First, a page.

Hatcher, like other students of the region’s seismicity, says it’s not possible to predict whether a major quake might occur here. There are no known predictors in the data that’s been collected so far.
“We just don’t know,” Hatcher says.
Dude, Where’s My Greenway?
“The greenway’s such a super-asset,” he continues, “one that’s going to get so much better as we continue to transcend into having the entire area built out. We’re excited about the future.”
Ross is the founding member of Tennessee’s Izaac Walton League (IWL), the current manager of the greenway and the adjacent wetland. He says that the IWL works quietly with developers, contractors, the city and even the EPA to address conservation problems.
“It’s evolving into a better wetland all the time,” says Mark Campen of the IWL. “Looking back at photos from the ’60s and ’70s, there was a lot more dry land then.”
True, it’s not uncommon for passersby to see muskrats and even beavers during a leisurely walk along the Turkey Creek greenway. Ross recalls the story of a man from Alabama: “He said, ‘I saw my first beaver here.’ And he said, ‘Imagine, all these years wanting to see a beaver, and I see one right here inside a major development.’”
Back in 1995, before it was filled with retail, restaurants and office parks, the area was farmland, a vast, empty space of foliage and one of the region’s largest wetlands. Kerry Sprouse, John Turley and Jim Nixon, the makeup of Turkey Creek Land Partners (TCLP), saw something different; they saw possibility.
The partners proposed a 2.5-mile road extension through the property, to continue Parkside Drive and connect with Campbell Station Road. The city then allocated $4.1 million to build the road, sewers and any other necessary utilities.
“That was one of the commitments from the beginning, to build a greenway,” says Will Skelton, who was the chair of the city’s greenway commission back in ’95. “The city spent a lot of money on infrastructure for the developer. This is one of the things the developer was doing to make up for that, I guess.”
TCLP had agreed to turn the greenway over to the city upon completion, but no easement was ever placed on the entire stretch of land. “It’s been a problem,” Skelton continues, “the easement wasn’t properly documented. When they develop something adjacent to it, they close it down. They don’t seem to pay too much attention to the users of the greenway when they want to build something next door to it.... I’m hoping that the developers will do what they said they would do, and turn over a properly constructed greenway with adequate legal easements.”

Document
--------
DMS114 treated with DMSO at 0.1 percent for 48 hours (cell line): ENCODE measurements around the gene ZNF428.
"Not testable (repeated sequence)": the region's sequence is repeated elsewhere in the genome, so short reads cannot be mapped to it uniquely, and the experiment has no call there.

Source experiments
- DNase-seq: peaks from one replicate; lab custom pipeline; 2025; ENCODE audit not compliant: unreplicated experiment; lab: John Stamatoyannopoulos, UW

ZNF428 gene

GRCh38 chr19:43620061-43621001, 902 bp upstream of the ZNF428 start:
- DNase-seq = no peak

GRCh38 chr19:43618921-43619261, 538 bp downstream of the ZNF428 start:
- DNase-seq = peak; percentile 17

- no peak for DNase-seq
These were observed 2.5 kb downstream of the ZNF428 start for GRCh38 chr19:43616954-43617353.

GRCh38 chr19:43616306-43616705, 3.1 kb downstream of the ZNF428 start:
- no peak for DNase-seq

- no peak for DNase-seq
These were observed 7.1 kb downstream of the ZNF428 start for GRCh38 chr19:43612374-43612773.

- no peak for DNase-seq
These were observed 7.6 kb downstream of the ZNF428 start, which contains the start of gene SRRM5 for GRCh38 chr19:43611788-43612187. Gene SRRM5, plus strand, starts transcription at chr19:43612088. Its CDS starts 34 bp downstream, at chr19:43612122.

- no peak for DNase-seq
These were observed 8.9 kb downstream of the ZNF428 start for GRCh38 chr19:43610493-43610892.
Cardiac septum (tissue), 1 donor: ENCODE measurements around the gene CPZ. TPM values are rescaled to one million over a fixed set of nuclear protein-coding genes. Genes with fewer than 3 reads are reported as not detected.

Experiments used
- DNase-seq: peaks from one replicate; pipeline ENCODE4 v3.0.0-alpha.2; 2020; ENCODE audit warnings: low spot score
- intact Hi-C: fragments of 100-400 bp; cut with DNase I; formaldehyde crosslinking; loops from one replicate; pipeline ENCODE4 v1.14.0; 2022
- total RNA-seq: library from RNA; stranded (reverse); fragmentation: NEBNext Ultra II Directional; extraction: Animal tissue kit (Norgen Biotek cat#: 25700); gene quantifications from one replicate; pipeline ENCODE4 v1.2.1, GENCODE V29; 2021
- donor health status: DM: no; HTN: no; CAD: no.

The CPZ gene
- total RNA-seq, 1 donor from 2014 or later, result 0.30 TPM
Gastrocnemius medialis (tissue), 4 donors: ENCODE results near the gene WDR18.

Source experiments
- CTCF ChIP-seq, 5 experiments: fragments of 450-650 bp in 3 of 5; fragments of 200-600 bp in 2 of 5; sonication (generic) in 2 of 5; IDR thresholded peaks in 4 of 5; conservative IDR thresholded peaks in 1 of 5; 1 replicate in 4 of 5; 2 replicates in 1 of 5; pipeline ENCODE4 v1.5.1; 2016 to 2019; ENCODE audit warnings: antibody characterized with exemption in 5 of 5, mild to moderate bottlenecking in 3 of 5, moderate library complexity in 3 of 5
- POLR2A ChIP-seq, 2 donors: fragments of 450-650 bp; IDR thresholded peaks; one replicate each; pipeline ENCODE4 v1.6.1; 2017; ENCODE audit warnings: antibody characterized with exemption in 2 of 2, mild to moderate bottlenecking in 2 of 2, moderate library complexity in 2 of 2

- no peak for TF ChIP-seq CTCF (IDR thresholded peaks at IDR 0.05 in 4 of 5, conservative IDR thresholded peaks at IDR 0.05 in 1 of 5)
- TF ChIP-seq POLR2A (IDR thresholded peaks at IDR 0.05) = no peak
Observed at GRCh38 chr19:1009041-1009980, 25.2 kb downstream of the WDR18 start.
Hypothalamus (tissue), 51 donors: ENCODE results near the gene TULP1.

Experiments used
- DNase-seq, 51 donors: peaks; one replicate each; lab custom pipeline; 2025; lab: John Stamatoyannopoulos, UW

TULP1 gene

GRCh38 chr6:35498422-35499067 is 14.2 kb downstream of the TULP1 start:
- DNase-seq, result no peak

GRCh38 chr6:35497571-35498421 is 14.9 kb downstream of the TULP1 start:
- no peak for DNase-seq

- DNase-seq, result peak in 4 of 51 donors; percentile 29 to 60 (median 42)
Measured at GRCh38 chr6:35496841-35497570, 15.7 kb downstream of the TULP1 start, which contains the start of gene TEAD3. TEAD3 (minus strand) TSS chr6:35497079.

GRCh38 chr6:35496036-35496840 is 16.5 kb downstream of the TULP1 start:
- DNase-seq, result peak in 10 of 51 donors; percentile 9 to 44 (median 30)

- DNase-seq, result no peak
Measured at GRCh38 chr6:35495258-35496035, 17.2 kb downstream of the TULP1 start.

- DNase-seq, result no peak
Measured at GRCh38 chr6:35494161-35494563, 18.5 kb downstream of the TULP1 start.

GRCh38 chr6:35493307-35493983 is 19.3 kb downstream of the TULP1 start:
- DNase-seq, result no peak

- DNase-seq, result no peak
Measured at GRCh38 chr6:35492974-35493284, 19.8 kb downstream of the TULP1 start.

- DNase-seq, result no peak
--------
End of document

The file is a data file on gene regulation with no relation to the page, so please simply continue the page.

Now, if the TCLP still plans to turn the greenway over to the city, they have to get individual easements from all of the businesses that have built nearby. (TCLP could not be reached for comment by press time.)
“Instead of putting the easement on the entire greenway,” Campen says, “it was chopped up in parcels.”
But Ross does not see the current legal debacle as a terrible inconvenience. “When the [greenway] is turned over to the public, when your tax dollars will have to pay for it, it’ll meet the standards that a greenway needs to meet. If the city doesn’t have this as part of their greenway system, then they shouldn’t be required to pay for maintenance on it. Right now, it just doesn’t meet the standard.”
Ross argues that the easiest thing for the developers would have been to not build a greenway until all the commercial projects were finished. “But,” he says, “they knew that when people came to shop, while this area was developing, that there’re all kinds of groovy things to see out here [in the wetland and surrounding environs]. They just said, ‘We’ll foot the bills until we are ready for the transition of a first-class thoroughfare.’”
The only question that remains is, of course, when will that be?
“I do not know why the greenway has not yet been turned over to the city,” former mayor Victor Ashe writes, via email. “I do not have the documents in front of me here in Poland, and it has been 11 years since I dealt with the issue. Therefore my recollection of the details is not fresh.”
There is one thing that everyone agrees on: 11 years is a long time, long enough for the details of a huge, multi-million dollar development to become foggy.